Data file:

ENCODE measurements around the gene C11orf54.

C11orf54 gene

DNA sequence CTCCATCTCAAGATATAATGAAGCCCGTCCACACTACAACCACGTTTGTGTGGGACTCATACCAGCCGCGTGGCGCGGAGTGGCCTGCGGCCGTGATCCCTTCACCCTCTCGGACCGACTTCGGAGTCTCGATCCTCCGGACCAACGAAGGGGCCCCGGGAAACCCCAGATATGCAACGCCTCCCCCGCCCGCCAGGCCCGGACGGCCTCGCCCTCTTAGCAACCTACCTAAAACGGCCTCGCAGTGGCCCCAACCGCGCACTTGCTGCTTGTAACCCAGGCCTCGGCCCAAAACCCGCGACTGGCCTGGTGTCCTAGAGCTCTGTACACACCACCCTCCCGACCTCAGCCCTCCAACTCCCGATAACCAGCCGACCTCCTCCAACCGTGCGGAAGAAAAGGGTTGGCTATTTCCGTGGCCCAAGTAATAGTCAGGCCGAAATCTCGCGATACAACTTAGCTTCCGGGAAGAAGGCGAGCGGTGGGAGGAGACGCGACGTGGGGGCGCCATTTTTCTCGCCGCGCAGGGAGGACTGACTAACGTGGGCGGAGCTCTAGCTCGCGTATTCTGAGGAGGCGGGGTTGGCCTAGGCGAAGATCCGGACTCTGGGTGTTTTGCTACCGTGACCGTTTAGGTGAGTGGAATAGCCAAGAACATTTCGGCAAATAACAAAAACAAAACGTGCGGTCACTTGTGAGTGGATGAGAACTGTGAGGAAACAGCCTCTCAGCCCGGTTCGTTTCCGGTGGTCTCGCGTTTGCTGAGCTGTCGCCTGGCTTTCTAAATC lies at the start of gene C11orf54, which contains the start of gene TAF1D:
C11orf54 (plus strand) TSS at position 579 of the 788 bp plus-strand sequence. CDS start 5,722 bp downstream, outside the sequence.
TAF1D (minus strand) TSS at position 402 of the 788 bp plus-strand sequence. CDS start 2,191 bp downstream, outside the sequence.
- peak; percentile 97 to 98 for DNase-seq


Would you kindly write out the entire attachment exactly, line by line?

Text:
ENCODE measurements around the gene C11orf54.

C11orf54 gene

DNA sequence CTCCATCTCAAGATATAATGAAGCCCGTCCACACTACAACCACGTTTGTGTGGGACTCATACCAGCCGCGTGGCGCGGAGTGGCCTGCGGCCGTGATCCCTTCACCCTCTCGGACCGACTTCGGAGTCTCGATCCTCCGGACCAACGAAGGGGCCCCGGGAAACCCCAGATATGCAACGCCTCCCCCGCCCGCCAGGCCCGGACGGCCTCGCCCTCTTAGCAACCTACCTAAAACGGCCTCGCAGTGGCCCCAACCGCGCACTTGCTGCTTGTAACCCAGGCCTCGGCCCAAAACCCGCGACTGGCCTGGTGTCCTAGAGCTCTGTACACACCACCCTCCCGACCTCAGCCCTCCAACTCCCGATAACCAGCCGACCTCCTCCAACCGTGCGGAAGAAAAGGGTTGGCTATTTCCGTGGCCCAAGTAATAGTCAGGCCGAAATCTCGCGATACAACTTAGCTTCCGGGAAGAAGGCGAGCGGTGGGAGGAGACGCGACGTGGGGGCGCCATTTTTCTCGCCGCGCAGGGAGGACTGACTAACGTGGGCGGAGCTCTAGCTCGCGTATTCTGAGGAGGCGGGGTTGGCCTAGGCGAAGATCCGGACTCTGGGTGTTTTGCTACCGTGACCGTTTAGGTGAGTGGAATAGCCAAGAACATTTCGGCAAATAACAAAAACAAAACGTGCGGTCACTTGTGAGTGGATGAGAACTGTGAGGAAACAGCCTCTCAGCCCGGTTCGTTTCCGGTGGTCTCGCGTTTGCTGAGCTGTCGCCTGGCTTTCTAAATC lies at the start of gene C11orf54, which contains the start of gene TAF1D:
C11orf54 (plus strand) TSS at position 579 of the 788 bp plus-strand sequence. CDS start 5,722 bp downstream, outside the sequence.
TAF1D (minus strand) TSS at position 402 of the 788 bp plus-strand sequence. CDS start 2,191 bp downstream, outside the sequence.
- peak; percentile 97 to 98 for DNase-seq